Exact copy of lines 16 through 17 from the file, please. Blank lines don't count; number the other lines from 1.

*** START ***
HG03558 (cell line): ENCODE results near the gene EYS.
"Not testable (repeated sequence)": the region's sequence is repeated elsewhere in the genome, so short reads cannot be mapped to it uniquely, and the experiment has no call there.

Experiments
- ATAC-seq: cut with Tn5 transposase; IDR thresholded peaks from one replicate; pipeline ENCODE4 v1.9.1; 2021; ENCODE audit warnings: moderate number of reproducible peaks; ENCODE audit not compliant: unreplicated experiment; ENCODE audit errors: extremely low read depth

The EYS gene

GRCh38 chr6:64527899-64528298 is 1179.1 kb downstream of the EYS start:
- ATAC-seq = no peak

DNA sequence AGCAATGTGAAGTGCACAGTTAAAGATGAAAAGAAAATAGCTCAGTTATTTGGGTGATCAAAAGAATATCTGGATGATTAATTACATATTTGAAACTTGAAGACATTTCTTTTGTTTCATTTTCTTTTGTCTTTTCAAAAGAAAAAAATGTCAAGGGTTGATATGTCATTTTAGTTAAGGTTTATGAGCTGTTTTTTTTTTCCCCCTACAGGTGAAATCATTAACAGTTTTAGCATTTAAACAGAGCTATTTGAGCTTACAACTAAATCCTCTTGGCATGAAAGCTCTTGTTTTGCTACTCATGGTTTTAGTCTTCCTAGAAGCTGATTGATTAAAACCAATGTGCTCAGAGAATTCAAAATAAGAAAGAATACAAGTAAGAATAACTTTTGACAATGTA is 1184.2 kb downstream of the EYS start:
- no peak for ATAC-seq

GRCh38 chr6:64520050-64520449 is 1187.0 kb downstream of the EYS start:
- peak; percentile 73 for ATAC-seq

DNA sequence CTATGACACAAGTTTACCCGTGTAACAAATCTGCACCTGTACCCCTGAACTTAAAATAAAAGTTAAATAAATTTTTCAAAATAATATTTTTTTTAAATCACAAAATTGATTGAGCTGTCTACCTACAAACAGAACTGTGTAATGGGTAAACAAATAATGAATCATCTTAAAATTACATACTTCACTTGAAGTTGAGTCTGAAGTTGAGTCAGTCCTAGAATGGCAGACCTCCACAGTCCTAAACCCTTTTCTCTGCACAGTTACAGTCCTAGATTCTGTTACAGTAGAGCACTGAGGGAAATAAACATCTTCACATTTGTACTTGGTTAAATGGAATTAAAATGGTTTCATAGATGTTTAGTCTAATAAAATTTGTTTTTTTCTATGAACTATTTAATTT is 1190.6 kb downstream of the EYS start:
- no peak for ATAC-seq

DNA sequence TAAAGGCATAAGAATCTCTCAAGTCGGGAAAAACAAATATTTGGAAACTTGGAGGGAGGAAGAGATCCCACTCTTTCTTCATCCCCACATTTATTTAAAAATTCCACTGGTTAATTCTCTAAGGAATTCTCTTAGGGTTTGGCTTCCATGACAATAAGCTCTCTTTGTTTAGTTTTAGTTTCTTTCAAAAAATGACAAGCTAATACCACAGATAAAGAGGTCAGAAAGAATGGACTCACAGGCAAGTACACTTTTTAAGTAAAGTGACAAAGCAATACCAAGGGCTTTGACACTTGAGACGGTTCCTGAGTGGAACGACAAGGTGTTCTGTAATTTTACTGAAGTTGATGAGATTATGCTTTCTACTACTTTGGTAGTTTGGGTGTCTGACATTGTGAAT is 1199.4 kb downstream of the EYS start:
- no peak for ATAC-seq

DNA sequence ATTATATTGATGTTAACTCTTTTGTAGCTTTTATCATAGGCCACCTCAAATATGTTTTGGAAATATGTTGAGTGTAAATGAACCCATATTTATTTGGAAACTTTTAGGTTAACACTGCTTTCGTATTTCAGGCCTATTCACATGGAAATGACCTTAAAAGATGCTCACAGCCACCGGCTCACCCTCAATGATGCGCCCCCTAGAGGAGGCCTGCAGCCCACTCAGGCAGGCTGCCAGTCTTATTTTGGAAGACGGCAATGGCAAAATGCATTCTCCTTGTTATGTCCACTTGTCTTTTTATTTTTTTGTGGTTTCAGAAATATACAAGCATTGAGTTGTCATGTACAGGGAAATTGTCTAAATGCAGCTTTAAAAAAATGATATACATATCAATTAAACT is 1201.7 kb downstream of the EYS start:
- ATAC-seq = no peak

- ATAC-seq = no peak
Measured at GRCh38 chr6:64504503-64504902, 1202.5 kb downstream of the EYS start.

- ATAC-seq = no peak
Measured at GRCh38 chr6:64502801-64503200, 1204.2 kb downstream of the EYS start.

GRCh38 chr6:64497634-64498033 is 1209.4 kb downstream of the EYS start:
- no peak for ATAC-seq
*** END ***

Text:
DNA sequence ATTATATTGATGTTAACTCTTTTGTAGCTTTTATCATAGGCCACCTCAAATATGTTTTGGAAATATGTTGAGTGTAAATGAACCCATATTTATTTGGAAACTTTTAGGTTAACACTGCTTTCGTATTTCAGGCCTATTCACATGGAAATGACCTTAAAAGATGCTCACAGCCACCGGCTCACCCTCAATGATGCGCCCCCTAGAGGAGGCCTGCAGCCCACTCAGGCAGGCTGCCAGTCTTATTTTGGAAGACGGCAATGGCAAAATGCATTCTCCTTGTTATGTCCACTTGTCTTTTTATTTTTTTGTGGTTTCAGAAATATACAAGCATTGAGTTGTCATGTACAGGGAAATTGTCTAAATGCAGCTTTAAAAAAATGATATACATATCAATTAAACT is 1201.7 kb downstream of the EYS start:
- ATAC-seq = no peak